If Russia decides to attack Ukraine for whatever the reason, the battlefield will be Ukraine, not Russia, and Western countries can decide to defend Ukraine even if the country is not part of NATO, without attacking Russian territory
Ukrainian law enforcement officers take part in special tactical training exercises held by police, the National Guard and security services at the Kalanchak training ground in the Kherson region, Ukraine, February 12, 2022. Image: Irakli Gedenidze / Reuters
The development of the Ukrainian crisis depends on one main demand from Russia, that Ukraine cannot join NATO. Among the reasons, there is an undocumented promise to Gorbachev that NATO will not extend eastwards, or the fear of American troops on the border with Russia. There is however another, practical and strategic, reason, why Russia insists on its demand.
NATO is a military alliance, established in 1949. It constitutes a system of collective security, whereby its independent member states agree to mutual defence in response to an attack by any external party. It means that all member states are under the obligation to protect the territorial integrity of all alliance members. This is where the problem lies.
What is the territorial integrity of Ukraine if it joins the alliance? Two areas are the bone of contention: Crimea and Donbas. Crimea has been annexed by Russia in 2014. Today, only a handful of countries recognize Crimea as part of the Russian Federation. All other countries consider Crimea as part of Ukraine. Donbas has not been annexed. Its status is in limbo, like a renegade province, and no country recognized its independence. If Ukraine joins NATO, the country will naturally come with the map where Crimea and Donbas are part of Ukraine. After all, these are the boundaries under which Ukraine is recognized as a member of the United Nations. Upon acceptance of membership, all other NATO members will recognize this map as the territorial sovereignty of Ukraine they owe to protect. Ukraine will say that it has been attacked by an external party (Russia), that this external party has illegally annexed Crimea and that it is backing an illegal insurrection in Donbas. Russia will thus be identified as the attacker on one of the NATO members, and this will initiate a reaction from all other NATO members. If there is an attack by NATO on Crimea, Russia will consider that it is an attack on its territory like an attack on Moscow or St Petersburg. In that case no city will be safe. Berlin, Paris, or Washington will not be off limits. If there is one thing Putin should be credited for, it is his readiness to fully retaliate if Russia is attacked. Is the United States willing to take the risk?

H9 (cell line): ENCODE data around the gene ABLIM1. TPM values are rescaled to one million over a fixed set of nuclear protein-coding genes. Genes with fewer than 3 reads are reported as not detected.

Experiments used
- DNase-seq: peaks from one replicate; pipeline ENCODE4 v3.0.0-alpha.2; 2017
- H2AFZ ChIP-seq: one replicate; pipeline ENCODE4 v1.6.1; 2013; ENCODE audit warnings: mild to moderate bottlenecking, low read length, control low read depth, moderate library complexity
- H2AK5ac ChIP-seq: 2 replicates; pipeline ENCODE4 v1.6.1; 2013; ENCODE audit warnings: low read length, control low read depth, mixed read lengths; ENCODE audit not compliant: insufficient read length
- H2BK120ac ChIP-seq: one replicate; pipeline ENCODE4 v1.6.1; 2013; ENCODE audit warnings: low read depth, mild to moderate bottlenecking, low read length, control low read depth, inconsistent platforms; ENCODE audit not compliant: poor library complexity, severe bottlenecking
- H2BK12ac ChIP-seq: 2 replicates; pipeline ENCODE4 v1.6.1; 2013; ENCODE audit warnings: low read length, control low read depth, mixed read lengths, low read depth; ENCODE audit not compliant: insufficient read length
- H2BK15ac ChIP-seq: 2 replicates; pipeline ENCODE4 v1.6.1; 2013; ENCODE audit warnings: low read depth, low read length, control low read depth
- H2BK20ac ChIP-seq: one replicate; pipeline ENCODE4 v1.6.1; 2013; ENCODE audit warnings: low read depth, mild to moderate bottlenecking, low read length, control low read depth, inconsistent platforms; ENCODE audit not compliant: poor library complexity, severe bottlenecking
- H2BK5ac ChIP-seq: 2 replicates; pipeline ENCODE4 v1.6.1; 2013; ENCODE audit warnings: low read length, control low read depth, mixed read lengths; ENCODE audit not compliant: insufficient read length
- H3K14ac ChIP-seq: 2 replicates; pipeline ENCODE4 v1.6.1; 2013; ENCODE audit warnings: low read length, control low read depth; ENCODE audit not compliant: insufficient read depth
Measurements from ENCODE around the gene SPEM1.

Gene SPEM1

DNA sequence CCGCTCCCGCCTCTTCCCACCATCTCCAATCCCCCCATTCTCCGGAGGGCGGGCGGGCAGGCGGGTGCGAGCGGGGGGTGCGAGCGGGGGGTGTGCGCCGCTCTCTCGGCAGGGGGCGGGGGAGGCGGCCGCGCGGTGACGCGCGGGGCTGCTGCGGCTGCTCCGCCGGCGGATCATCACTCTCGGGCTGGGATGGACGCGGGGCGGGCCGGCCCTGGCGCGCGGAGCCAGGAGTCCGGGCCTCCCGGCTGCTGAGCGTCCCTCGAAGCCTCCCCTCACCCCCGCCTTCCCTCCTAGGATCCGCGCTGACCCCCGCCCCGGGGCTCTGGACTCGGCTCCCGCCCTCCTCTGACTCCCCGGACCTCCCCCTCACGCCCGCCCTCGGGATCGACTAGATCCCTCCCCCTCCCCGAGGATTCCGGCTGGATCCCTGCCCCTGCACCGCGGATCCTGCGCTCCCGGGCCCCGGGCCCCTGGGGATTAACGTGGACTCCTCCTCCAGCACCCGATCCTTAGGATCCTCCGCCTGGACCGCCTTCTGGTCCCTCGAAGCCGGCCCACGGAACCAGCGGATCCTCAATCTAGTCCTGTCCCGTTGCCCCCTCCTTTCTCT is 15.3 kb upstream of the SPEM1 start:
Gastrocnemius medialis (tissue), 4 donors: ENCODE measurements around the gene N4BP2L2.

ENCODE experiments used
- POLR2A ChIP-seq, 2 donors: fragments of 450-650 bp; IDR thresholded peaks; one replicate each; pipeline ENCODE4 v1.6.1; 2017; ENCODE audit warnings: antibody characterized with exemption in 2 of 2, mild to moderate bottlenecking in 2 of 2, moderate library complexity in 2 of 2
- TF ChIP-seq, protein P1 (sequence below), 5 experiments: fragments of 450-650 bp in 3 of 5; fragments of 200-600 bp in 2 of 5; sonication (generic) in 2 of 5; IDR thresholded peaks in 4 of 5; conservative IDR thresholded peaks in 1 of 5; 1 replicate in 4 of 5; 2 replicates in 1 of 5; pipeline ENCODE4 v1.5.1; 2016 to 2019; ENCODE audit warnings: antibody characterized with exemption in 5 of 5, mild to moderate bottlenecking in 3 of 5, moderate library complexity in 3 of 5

If Russia on the other hand decides to attack Ukraine for whatever the reason, the battlefield will be Ukraine, not Russia, and Western countries can decide to defend Ukraine even if the country is not part of NATO, without attacking Russian territory. The only time when Soviet Union attacked another country which was out of its sphere of influence was Afghanistan and we know how it ended. Is Russia willing to take a risk of another Afghanistan, in Europe this time?
A solution for NATO is to recognize the right for Ukraine to apply for membership, to accept its application but to delay a positive answer. In that case NATO applies the Bosnia-Herzegovina precedent. Since the end of war in Bosnia Herzegovina in 1995, there was a constant demand to join NATO. It was impossible to accept it at that time since there were separate armies operating in the country. The Armed Forces of Bosnia-Herzegovina have been formally unified in 2005 but on the operational level, the different battalions are still split according to ethnic/religious lines. There is formally a unified command, but in practice the different battalions do not cooperate very much. In the case of Ukraine, there is no unified command with Crimea and Donbas, so NATO can say, let’s wait that you have effective unified command on the whole territory before you can join the alliance. This can take some time.
Both options are on the table. Russia is for the moment in the centre of the game because it can decide to attack or not. But the United States holds the key decision on Ukraine’s membership in NATO upon which all other decisions depend. The Western countries can decide for moral reasons to accept that Ukraine is part of NATO and to wage a war against Russia if necessary. The same countries can decide for realpolitik reasons to delay the extension of NATO to Ukraine and find a solution to avoid the war. Simply, the price is not the same and all parties should compute that price before engaging some irreparable action.
Cedomir Nestorovic is ESSEC Professor of Geopolitics and Islamic Business